Acid–base chemistry at the single ion limit†
We present the results of acid–base experiments performed at the single ion (H+ or OH−) limit in ∼6 aL volume nanopores incorporating electrochemical zero-mode waveguides (E-ZMWs). At pH 3 each E-ZMW nanopore contains ca. 3600H+ ions, and application of a negative electrochemical potential to the gold working electrode/optical cladding layer reduces H+ to H2, thereby depleting H+ and increasing the local pH within the nanopore. The change in pH was quantified by tracking the intensity of fluorescein, a pH-responsive fluorophore whose intensity increases with pH. This behavior was translated to the single ion limit by changing the initial pH of the electrolyte solution to pH 6, at which the average pore occupancy 〈n〉pore ∼3.6H+/nanopore. Application of an electrochemical potential sufficiently negative to change the local pH to pH 7 reduces the proton nanopore occupancy to 〈n〉pore ∼0.36H+/nanopore, demonstrating that the approach is sensitive to single H+ manipulations, as evidenced by clear potential-dependent changes in fluorescein emission intensity. In addition, at high overpotential, the observed fluorescence intensity exceeded the value predicted from the fluorescence intensity-pH calibration, an observation attributed to the nucleation of H2 nanobubbles as confirmed both by calculations and the behavior of non-pH responsive Alexa 488 fluorophore. Apart from enhancing fundamental understanding, the approach described here opens the door to applications requiring ultrasensitive ion sensing, based on the optical detection of H+ population at the single ion limit.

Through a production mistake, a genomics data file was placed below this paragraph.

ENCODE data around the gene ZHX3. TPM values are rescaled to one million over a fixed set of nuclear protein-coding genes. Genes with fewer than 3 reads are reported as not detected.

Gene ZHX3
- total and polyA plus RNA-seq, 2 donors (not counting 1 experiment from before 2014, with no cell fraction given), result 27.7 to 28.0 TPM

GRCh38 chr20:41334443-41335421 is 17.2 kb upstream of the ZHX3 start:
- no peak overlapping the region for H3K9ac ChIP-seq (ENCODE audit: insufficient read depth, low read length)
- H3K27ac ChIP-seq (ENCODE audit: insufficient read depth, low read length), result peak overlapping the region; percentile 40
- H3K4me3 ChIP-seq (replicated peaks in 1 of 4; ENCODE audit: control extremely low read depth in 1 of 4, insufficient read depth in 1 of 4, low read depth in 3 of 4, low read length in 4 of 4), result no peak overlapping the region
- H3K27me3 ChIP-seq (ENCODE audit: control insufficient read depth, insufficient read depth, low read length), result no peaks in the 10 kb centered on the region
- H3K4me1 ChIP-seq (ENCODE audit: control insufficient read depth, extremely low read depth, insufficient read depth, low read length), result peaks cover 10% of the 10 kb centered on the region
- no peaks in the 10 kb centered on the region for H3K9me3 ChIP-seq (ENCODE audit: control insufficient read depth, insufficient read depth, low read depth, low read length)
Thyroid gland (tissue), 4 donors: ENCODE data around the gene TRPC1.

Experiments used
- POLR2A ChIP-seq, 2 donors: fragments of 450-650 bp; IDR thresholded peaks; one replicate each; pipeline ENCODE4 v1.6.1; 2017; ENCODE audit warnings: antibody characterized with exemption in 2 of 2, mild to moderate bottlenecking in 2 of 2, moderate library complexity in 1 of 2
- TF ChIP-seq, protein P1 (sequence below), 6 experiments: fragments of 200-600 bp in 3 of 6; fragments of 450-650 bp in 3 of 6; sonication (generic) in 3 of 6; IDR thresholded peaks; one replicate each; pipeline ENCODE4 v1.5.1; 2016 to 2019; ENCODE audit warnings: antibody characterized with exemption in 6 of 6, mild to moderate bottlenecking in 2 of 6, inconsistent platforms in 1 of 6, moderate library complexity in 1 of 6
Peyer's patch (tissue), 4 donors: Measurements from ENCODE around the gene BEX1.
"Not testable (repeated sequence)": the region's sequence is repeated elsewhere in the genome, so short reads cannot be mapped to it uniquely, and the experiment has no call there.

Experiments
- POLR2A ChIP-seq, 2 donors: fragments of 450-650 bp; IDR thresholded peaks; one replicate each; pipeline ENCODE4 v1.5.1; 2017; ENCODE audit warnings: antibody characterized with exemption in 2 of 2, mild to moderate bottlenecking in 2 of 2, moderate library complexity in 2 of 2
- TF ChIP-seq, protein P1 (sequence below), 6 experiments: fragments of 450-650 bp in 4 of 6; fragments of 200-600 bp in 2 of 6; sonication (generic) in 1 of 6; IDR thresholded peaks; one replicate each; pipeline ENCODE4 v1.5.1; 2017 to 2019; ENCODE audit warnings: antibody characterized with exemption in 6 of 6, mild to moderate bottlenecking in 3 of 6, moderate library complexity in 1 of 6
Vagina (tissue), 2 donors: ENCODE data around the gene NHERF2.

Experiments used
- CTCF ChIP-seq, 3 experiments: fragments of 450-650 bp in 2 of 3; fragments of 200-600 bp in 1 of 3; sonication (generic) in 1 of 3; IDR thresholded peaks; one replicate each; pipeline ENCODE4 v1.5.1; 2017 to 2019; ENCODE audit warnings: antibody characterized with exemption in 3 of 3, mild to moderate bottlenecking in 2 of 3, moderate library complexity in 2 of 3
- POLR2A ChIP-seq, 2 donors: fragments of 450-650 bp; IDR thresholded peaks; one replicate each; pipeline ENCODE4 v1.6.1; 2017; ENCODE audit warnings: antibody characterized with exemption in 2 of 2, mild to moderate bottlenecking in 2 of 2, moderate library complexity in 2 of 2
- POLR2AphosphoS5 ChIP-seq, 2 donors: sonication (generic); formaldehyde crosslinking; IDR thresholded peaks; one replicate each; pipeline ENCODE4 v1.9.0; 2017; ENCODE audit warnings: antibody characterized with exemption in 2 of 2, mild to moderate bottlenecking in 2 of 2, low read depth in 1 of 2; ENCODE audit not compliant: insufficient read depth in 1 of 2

- This article is part of the themed collection: 2020 Chemical Science HOT Article Collection